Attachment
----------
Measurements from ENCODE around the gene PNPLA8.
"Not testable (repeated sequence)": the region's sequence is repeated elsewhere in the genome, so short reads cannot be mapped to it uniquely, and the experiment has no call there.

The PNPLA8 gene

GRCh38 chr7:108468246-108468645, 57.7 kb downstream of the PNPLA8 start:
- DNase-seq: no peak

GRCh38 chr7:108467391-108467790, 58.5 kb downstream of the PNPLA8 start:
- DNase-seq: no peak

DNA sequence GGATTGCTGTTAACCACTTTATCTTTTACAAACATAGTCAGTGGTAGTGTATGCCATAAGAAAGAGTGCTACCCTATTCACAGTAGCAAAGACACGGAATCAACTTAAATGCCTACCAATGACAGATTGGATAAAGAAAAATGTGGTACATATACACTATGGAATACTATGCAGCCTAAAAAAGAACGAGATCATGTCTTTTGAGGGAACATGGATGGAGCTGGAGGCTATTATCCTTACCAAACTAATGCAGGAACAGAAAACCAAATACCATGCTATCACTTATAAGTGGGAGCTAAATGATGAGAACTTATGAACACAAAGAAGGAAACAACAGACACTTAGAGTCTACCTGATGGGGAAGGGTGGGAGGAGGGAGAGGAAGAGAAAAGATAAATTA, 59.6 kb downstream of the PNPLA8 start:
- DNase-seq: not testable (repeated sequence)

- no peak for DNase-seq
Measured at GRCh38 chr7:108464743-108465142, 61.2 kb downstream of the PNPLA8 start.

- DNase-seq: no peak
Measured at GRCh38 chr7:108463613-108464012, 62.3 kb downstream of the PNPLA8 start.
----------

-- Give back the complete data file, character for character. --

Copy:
Measurements from ENCODE around the gene PNPLA8.
"Not testable (repeated sequence)": the region's sequence is repeated elsewhere in the genome, so short reads cannot be mapped to it uniquely, and the experiment has no call there.

The PNPLA8 gene

GRCh38 chr7:108468246-108468645, 57.7 kb downstream of the PNPLA8 start:
- DNase-seq: no peak

GRCh38 chr7:108467391-108467790, 58.5 kb downstream of the PNPLA8 start:
- DNase-seq: no peak

DNA sequence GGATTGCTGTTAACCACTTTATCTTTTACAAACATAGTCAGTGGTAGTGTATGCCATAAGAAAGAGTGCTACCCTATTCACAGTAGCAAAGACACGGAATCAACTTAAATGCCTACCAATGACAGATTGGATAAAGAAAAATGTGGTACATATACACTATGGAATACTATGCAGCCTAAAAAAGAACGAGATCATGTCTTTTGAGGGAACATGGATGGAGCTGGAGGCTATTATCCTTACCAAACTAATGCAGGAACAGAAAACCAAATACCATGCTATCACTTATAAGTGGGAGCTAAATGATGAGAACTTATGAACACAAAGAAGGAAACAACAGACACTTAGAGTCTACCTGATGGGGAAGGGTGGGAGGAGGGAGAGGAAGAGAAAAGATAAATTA, 59.6 kb downstream of the PNPLA8 start:
- DNase-seq: not testable (repeated sequence)

- no peak for DNase-seq
Measured at GRCh38 chr7:108464743-108465142, 61.2 kb downstream of the PNPLA8 start.

- DNase-seq: no peak
Measured at GRCh38 chr7:108463613-108464012, 62.3 kb downstream of the PNPLA8 start.